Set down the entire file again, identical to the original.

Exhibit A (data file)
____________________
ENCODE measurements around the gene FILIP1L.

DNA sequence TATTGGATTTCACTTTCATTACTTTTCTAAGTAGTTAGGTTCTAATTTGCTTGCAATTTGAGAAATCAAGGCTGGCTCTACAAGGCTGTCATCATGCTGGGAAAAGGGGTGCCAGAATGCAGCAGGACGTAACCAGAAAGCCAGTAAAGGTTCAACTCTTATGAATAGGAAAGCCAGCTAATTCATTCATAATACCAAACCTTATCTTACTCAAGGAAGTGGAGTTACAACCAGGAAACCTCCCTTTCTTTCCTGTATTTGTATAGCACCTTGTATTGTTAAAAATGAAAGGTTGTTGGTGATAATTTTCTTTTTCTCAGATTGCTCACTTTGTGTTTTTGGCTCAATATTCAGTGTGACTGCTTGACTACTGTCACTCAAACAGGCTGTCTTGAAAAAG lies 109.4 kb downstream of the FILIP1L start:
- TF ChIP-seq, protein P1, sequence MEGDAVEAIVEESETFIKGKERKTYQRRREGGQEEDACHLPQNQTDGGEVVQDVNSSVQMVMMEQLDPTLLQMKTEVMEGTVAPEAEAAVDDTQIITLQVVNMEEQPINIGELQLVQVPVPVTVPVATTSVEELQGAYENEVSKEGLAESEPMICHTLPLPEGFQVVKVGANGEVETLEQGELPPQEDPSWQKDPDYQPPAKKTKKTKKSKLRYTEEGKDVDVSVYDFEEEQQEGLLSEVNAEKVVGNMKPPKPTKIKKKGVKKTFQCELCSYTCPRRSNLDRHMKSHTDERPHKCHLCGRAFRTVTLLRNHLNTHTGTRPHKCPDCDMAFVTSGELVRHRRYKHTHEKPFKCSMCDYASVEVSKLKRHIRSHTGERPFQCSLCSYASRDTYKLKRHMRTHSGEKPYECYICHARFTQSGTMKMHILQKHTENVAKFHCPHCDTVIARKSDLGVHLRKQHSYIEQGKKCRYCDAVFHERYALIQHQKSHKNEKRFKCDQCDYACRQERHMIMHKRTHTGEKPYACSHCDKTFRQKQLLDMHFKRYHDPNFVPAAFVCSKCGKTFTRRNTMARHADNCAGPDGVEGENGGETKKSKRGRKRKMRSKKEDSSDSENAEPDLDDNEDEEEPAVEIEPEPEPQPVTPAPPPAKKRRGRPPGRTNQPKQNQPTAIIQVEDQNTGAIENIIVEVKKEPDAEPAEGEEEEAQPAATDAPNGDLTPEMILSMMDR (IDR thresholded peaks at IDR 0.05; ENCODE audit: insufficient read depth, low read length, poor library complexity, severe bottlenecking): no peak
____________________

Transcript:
ENCODE measurements around the gene FILIP1L.

DNA sequence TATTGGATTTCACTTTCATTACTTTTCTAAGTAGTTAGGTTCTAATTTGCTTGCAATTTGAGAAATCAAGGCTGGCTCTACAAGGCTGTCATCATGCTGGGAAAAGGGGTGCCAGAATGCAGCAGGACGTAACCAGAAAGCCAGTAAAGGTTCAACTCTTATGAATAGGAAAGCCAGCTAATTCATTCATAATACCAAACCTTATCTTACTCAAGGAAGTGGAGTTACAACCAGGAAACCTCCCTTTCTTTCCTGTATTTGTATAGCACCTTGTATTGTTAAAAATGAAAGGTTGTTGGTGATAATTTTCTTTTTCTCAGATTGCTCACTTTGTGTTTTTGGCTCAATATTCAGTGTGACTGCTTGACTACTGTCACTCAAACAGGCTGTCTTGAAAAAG lies 109.4 kb downstream of the FILIP1L start:
- TF ChIP-seq, protein P1, sequence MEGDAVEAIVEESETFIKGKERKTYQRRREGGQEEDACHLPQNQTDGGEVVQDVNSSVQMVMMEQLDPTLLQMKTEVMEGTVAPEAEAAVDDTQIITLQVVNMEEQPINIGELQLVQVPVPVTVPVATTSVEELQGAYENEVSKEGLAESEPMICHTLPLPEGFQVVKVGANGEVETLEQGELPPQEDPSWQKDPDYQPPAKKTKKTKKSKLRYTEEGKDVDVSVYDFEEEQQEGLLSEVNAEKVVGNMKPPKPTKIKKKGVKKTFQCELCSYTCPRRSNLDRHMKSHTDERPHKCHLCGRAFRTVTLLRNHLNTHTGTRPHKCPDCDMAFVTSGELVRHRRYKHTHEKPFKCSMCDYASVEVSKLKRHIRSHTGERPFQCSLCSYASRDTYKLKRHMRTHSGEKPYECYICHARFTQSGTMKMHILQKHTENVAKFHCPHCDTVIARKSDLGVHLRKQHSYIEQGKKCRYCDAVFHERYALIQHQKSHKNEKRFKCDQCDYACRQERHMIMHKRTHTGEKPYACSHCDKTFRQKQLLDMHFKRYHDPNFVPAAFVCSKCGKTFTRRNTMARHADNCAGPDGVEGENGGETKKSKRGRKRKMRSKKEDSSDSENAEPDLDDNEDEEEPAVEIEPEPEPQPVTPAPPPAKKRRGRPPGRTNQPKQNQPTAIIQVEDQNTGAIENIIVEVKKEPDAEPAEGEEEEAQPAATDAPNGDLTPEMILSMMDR (IDR thresholded peaks at IDR 0.05; ENCODE audit: insufficient read depth, low read length, poor library complexity, severe bottlenecking): no peak